If you are marketing to Millennials as customers, clients, members, readers and subscribers or whatever group you want to funnel them toward, what better place to start than by targeting them in your employee recruiting strategy? Who better to provide perspective on a generation of people than someone who is actually part of that generation?
Millennials are the generation of adults born between the early 1980s and the turn of the century. They now occupy the entirety of the prized 18- to 35-year-old target audience for marketers. They are the first generation to come of age with the Internet in their living rooms and the last (at least some of them) to remember life before cell phones were in virtually every pocket. And most are all grown up.
Millennials Have Largest Share of the Workforce
This youngest generation of today's employees makes up more than a third of the workforce, according to Pew Research, and in 2015 overtook Generation X for the largest share. By 2025, 75 percent of workers will be Millennials. And the next generation after that will be their children. The oldest Millennials will turn 40 in roughly five years. They are poised to move into leadership roles — if they haven't done so already.
Some say Millennials are lazy and entitled, that they expect life to be easy, but these workers are ready to be engaged by the right companies. They are educated and tech-savvy, and they are confident, connected and open to change, having been raised to believe in themselves. They are also more likely to speak up and ask for change when they feel something could be better or more efficient. They aren't necessarily wishing for more than those who came before them, but they are more likely to articulate their wishes and more likely to depart for greener pastures if they have the chance.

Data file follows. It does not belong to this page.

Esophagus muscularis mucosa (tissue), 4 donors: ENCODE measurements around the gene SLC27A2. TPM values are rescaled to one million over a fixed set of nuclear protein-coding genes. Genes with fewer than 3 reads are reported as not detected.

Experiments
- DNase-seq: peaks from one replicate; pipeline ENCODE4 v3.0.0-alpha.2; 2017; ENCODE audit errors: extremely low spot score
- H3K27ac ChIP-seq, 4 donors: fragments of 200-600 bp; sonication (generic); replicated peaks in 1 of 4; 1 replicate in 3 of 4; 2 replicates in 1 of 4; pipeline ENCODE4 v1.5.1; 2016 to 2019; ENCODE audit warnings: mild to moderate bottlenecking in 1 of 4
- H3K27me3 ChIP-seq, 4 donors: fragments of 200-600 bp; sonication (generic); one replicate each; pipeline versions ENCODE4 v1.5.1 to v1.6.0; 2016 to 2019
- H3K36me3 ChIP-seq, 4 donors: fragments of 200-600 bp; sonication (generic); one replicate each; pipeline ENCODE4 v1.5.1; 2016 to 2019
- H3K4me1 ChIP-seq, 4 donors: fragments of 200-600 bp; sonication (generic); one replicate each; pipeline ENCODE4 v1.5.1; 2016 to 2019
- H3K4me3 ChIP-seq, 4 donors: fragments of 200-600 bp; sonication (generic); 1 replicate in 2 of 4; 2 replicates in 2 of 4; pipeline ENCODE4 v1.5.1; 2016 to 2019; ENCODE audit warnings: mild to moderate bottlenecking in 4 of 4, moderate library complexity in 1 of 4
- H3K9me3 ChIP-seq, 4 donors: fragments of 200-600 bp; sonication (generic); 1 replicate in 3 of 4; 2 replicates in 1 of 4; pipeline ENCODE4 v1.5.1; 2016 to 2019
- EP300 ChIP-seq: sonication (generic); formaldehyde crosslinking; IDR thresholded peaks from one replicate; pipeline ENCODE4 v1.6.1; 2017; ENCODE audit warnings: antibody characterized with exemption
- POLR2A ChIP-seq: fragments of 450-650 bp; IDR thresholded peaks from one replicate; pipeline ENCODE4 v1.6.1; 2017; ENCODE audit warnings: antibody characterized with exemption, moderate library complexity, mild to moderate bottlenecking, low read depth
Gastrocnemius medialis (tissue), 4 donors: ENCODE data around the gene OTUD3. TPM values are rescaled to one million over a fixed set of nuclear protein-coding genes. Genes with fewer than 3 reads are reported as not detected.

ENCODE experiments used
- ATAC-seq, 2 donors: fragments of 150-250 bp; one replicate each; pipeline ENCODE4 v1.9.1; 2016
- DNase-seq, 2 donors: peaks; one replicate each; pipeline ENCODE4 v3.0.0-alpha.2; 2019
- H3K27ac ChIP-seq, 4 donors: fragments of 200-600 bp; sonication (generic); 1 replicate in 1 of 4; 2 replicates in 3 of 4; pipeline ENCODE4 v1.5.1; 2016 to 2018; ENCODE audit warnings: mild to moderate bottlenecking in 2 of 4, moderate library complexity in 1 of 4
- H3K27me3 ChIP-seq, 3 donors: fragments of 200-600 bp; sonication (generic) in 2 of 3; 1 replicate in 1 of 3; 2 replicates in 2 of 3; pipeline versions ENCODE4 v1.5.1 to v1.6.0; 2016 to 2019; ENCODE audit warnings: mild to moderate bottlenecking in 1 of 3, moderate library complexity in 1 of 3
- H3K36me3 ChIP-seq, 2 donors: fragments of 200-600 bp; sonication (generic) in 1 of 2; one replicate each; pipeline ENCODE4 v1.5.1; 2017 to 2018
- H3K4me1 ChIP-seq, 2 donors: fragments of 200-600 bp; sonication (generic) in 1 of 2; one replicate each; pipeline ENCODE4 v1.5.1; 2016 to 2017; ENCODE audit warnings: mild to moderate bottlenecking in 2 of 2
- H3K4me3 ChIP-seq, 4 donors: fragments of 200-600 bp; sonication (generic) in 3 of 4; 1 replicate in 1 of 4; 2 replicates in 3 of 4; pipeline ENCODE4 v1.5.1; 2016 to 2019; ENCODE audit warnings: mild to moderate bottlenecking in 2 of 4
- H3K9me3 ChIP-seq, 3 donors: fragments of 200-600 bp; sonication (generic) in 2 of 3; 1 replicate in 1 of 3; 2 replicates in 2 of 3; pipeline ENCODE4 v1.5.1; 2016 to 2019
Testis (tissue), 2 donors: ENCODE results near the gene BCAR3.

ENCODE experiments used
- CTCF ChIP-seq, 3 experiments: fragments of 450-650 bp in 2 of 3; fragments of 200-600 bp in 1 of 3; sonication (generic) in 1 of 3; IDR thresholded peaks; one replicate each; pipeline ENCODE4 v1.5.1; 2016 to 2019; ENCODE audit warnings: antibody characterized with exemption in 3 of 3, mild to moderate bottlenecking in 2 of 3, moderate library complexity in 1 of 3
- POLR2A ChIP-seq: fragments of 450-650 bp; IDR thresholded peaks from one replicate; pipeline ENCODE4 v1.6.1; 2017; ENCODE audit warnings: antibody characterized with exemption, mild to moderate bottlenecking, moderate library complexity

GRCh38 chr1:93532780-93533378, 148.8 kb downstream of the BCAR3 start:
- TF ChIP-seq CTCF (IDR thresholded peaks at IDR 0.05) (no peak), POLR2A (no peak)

They may want more flexible hours, the ability to work remotely at times, standing desks, ergonomic office equipment, employee day care, on-premises fitness centers, and many employers are listening because they want them to stick around. Millennials will stay where they feel wanted and appreciated, PricewaterhouseCoopers found in a major study conducted in 2013.
Lisa Orrell, keynote speaker, consultant and author of such books as "Millennials Incorporated" and "Millennials Into Leadership," has identified five strategies to retain Millennial workers: Communicate regularly with them, help them become leaders, provide training and development, offer mentorships, and give them creative change in responsibilities.
These strategies all involve engagement and investment; engaging with them and investing in them as valued members of your staff. This also offers opportunities to blend the visionary ideas and tech expertise of youth with the wisdom and experience of their Generation X and Baby Boomer counterparts. Millennials are team players, so they'll rise to the challenge.
Millennials, Orrell says, connect more deeply with the relationships within a company than with the company itself. It's all about the psychological connection, the engagement, the investment, the valuation and the validation. Tapping into that can give you some of the most loyal and inspired workers you can get.
Reaching Younger Workers
To attract more attention from Millennials, start by going where they are. Take an active role on social media, including the platforms used by younger people (Instagram, Vine and Tumblr, for example) as well as the tried-and-true Facebook, Twitter, YouTube and LinkedIn. Present a consistent social media identity that is infused with youth, preferably by assigning younger staff members to take part in social media marketing and engagement.
Here are a few more ideas:
- Hold mini-job fairs in areas frequented by younger adults, such as coffee shops, university commons, or outside in parks, or secure booths at job fairs that target younger workers. Offer colorful and/or techy freebies to draw attention, and include younger staffers in your booth.
- Ask Millennials currently in your company for help in recruiting their peers. This goes along with Orrell's advice to offer new, creative responsibilities and opportunities for leadership. Your younger workers can not only drive your recruiting efforts by doing this, they can also participate in your efforts to engage them. How meta!
- Offer opportunities to engage on a mobile level. If you publish a magazine or newsletter, a mobile app can quickly connect people to content as well as extras such as games and entertainment, thus positioning your company as a fun, friendly business.
Millennials are not the future of business leadership. They're already here, and they're not going anywhere.